• Resolved XyZed

    (@xyzed)


    Hi. This is related to SEO and I used to use Joost plugin until I removed it and installed The SEO Framework. I don’t know if something has gone wrong..

    I’ve just discovered that for some reason my home page appears to be duplicated hundreds of times. I received a notification from google about a page “MY_site”.co.uk/page/22/. That’s weird I thought, there’s no such page. But when I went there I was taken to my home page.
    It seems if I go to my home page URL and add /page/22/ I go to my home page. In fact whatever page number I add (just tried /page/520) it takes me to my home page.

    I wondered if it was somehow just being redirected but the URL in the browser shows MY SITE/page/520

    Am I missing something or is this crazy? Does anyone know how to explain it please? It also does it on another of my sites, but the other 2 I run all return page not found errors, which is what I would expect.

    Andy

    The page I need help with: [log in to see the link]

Viewing 4 replies - 1 through 4 (of 4 total)
  • Plugin Author Sybre Waaijer

    (@cybr)

    Hi Andy,

    The SEO Framework (TSF) redirects search engine crawlers from the “/page/xx/” pages to the homepage via the canonical URL as part of its SEO attack protection. WordPress erroneously displays content on these non-existing endpoints.

    Now, Google might’ve found those pages by accident because they follow anything that even remotely resembled a link–even those not visible, like feed links. Google has also proven to show alerts about new issues on content processed years ago.

    It’s possible that WordPress or Yoast SEO showed broken links to Google by accident before you enabled TSF. And it is also likely Google crawled those /page/xx pages before you’ve enabled TSF.

    If Google says that they ignore all /page/xx URLs from the homepage, and marks them as duplicated, while preferring the non-paginated homepage, then you need not take any action. This issue should resolve automatically over time since, with TSF, the canonical URLs of those non-existing pages point correctly to the homepage. See the attached image below.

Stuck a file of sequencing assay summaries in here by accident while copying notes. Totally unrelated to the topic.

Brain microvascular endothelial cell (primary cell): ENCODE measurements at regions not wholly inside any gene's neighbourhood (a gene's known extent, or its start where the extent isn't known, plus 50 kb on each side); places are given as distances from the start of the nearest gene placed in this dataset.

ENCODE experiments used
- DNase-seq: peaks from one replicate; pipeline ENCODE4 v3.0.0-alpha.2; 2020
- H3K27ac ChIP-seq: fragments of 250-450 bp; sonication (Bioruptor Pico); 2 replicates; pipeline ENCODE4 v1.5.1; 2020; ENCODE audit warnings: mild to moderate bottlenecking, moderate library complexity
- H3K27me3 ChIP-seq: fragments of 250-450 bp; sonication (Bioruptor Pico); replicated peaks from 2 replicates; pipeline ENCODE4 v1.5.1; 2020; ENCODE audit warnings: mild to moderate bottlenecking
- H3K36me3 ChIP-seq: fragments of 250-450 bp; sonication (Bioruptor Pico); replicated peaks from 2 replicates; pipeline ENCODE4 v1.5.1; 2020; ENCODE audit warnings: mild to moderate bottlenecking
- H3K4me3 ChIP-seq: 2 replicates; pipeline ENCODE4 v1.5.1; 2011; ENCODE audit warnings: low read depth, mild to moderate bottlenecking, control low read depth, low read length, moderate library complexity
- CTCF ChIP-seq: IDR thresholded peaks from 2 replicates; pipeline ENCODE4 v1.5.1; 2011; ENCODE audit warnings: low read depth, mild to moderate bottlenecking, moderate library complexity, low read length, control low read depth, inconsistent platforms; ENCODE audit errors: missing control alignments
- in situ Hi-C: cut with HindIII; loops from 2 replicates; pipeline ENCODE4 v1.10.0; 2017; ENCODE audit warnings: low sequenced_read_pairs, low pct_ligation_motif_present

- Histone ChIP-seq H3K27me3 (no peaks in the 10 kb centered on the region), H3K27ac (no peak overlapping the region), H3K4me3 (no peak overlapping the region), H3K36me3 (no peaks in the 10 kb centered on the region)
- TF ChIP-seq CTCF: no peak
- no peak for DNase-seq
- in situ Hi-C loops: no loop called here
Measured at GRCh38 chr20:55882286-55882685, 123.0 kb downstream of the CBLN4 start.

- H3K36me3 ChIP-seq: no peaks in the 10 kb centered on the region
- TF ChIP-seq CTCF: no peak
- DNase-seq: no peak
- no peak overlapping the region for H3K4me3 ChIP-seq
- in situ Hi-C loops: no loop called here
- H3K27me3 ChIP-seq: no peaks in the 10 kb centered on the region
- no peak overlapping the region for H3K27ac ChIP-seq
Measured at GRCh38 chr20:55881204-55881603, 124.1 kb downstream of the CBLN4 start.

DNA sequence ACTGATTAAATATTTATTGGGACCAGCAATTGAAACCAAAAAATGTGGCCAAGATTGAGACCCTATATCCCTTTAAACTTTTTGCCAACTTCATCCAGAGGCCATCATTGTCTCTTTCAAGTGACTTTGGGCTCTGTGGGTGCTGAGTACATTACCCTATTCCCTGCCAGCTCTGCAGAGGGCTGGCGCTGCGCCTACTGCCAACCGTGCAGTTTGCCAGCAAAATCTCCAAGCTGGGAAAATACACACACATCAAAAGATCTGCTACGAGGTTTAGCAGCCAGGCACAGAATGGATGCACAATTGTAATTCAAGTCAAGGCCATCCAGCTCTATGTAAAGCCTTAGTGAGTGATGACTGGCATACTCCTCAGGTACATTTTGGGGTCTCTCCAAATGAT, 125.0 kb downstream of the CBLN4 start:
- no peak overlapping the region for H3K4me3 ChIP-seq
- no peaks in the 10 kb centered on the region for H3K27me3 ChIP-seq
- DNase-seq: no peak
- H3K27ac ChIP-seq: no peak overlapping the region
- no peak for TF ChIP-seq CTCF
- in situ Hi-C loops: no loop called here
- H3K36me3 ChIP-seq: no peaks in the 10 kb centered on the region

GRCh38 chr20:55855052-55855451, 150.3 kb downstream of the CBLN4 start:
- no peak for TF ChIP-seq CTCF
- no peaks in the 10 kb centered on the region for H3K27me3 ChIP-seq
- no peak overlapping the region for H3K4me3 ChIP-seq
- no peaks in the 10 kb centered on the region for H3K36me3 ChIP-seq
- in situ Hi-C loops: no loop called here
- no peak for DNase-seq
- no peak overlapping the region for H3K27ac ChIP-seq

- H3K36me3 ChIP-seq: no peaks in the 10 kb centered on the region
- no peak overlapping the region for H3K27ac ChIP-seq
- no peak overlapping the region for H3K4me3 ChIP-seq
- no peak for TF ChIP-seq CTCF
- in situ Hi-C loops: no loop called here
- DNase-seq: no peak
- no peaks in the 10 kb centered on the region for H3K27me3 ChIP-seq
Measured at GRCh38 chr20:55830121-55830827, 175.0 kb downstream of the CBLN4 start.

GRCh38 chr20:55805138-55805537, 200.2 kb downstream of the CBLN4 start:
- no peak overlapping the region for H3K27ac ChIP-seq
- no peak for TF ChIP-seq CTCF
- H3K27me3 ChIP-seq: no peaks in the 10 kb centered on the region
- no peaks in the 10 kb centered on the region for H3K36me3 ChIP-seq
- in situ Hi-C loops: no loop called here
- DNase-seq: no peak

I hope this explains the situation 🙂 Google will periodically re-crawl all found URLs from your website, processing the new canonical URLs. So, I don’t think you need to take any action, as the correct homepage is prominently displayed in SERP.

    • This reply was modified 2 years, 10 months ago by Sybre Waaijer. Reason: Additional information
    Thread Starter XyZed

    (@xyzed)

    Many thanks. It did seem to be very puzzling behaviour but if you say it’s nothing to worry about I will forget it. For some reason it doesn’t do it on two of my other WordPress websites which added to the puzzlement. I’ve just checked, and it even does it on this WordPress site https://wordpress.org/page/252/

    Plugin Author Sybre Waaijer

    (@cybr)

    Google first needs a link before it starts to crawl all those pages aimlessly. They can obtain such a link by mistake on your site, or someone else nefariously (or accidentally) added it elsewhere on the web.

    As a real-world example, I recently attacked The SEO Framework’s website by accident, via our shortlink-service “tsf.fyi” example-links (example broken page). It caused a few dozen URLs to be indexed, which shouldn’t have existed.

    It forced me to create a more advanced SEO query-attack mitigation, which I’m going to ship in the next update. I documented the cause of this issue in the comments of the code. Other than me shooting myself in the foot, I haven’t seen this attack utilized elsewhere… yet.

    In the image below, you can see there’s a sudden spike of pages being covered of TSF’s website. After I implemented the new protection, it took three weeks to resolve.

    Just now, you provided a link for Google to crawl the broken WordPress.org page. WordPress incorrectly points the canonical URL of that page to https://wordpress.org/252/. Depending on your permalink settings, this may be harmful. In the case of WordPress.org, it’s mitigated via a 404 response.

    In any case, you’ve been spared from this attack automatically 🙂 Slowly, you should see Google start removing those broken links from their coverage.

    Thread Starter XyZed

    (@xyzed)

    OOPs 🙂 Thanks very much Sybre.

Viewing 4 replies - 1 through 4 (of 4 total)
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